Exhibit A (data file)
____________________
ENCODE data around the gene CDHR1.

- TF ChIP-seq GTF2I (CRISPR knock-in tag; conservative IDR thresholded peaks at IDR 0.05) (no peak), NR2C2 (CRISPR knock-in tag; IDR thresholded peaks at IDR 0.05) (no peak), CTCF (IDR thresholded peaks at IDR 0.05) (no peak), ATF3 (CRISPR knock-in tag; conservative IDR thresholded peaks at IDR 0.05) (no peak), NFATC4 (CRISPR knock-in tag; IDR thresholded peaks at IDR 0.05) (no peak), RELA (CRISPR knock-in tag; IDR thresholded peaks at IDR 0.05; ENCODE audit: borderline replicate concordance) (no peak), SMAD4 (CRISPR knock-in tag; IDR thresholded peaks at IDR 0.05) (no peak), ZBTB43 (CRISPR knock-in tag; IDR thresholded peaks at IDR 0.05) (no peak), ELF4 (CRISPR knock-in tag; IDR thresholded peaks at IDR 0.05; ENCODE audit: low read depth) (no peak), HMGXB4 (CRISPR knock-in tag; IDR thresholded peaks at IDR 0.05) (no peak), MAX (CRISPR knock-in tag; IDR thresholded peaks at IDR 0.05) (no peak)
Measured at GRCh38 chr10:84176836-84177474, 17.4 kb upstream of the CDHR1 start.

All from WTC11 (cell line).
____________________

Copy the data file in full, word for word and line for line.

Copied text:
ENCODE data around the gene CDHR1.

- TF ChIP-seq GTF2I (CRISPR knock-in tag; conservative IDR thresholded peaks at IDR 0.05) (no peak), NR2C2 (CRISPR knock-in tag; IDR thresholded peaks at IDR 0.05) (no peak), CTCF (IDR thresholded peaks at IDR 0.05) (no peak), ATF3 (CRISPR knock-in tag; conservative IDR thresholded peaks at IDR 0.05) (no peak), NFATC4 (CRISPR knock-in tag; IDR thresholded peaks at IDR 0.05) (no peak), RELA (CRISPR knock-in tag; IDR thresholded peaks at IDR 0.05; ENCODE audit: borderline replicate concordance) (no peak), SMAD4 (CRISPR knock-in tag; IDR thresholded peaks at IDR 0.05) (no peak), ZBTB43 (CRISPR knock-in tag; IDR thresholded peaks at IDR 0.05) (no peak), ELF4 (CRISPR knock-in tag; IDR thresholded peaks at IDR 0.05; ENCODE audit: low read depth) (no peak), HMGXB4 (CRISPR knock-in tag; IDR thresholded peaks at IDR 0.05) (no peak), MAX (CRISPR knock-in tag; IDR thresholded peaks at IDR 0.05) (no peak)
Measured at GRCh38 chr10:84176836-84177474, 17.4 kb upstream of the CDHR1 start.

All from WTC11 (cell line).